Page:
'If libraries could collaborate to fund a scholarly monograph publishing system at one third of the current system, and if we could furthermore work with scholars towards a healthier scholarly communication system favoring appropriate publication over quantity of publication, then perhaps we could fund a system at perhaps one sixth of what libraries currently collectively pay that would be a very great deal more effective - free access to everyone with an internet connection, no crazy copyright restrictions, full searchability, and value added services thanks to publisher partners.'

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e-books edging out traditional print

e-books edging out traditional print | Publishing | Scoop.it

"In North America, depending on whose numbers you want to believe, e-books are already 15-25 per cent of book business," said Bill McCoy, executive director of International Digital Publishing Forum.

 

"Amazon is saying that they're selling more e-books than hardcover books. And in many cases, depending on the title, they might be selling more e-books than physical books."

 

Europe, he said, is a couple of years behind the North American market, and that consumer adoption has not been as quick due to fear of piracy and loss of control over the market.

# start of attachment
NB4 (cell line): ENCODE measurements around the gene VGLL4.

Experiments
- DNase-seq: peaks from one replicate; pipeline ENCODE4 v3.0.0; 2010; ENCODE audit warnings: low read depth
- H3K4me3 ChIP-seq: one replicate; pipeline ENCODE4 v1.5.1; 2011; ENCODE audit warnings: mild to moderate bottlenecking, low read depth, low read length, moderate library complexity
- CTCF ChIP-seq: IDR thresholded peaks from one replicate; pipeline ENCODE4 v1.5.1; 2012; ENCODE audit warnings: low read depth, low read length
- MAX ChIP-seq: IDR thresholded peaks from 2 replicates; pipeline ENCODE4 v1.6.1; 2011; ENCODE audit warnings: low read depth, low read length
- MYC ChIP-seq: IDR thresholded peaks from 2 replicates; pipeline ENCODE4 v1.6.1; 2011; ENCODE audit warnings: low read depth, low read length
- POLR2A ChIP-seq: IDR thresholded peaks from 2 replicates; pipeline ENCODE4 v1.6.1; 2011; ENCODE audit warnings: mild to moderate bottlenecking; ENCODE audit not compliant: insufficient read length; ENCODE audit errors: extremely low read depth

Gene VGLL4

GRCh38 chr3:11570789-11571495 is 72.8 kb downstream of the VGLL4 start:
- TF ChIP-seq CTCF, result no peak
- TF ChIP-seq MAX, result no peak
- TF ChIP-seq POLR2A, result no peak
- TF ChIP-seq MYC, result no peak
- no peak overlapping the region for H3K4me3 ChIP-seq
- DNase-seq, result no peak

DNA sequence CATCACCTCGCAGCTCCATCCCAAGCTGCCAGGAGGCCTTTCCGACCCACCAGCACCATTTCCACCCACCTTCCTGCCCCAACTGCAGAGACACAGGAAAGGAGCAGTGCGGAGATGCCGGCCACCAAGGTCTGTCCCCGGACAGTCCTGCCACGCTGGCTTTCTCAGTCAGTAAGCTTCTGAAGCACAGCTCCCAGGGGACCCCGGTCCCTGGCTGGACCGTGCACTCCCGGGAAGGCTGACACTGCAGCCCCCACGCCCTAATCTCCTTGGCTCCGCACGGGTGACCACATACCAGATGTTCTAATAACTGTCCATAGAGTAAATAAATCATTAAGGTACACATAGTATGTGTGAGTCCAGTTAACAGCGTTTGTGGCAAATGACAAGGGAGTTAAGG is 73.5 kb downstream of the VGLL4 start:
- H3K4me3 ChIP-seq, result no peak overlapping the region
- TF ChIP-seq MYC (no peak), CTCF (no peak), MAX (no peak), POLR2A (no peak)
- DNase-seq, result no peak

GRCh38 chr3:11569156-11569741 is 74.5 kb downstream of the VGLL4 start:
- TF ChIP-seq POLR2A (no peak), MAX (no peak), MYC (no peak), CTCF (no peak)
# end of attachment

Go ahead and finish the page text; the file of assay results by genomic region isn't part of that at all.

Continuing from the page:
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Amazon wants writers to view them as publisher as well as route to market

Amazon wants writers to view them as publisher as well as route to market | Publishing | Scoop.it

'Amazon.com has taught readers that they do not need bookstores. Now it is encouraging writers to cast aside their publishers.'

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Smart publishers love Amazon

Smart publishers love Amazon | Publishing | Scoop.it

Andrew Spong (@andrewspong) writes:

 

'Much as I enjoy receiving Booktrade.info‘s news digest by email on a daily basis, it has of late become a ceaseless litany of misery.

 

Sales down. Retailers closing. Publishers in turmoil.

 

And yet: this has to be the most exciting time to be a reader, writer and publisher since the fifteenth century.'

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The present and the future of academic publishing

The present and the future of academic publishing | Publishing | Scoop.it

'Academic publishing remains one of the most mysterious industries to me even after being caught in its web for a while.'

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Genre fiction continues to lead the way in digital publishing innovation

Genre fiction continues to lead the way in digital publishing innovation | Publishing | Scoop.it

An innovative idea from Orion to repackage its backlist digitally in a way that adds value and appeal has now gone live.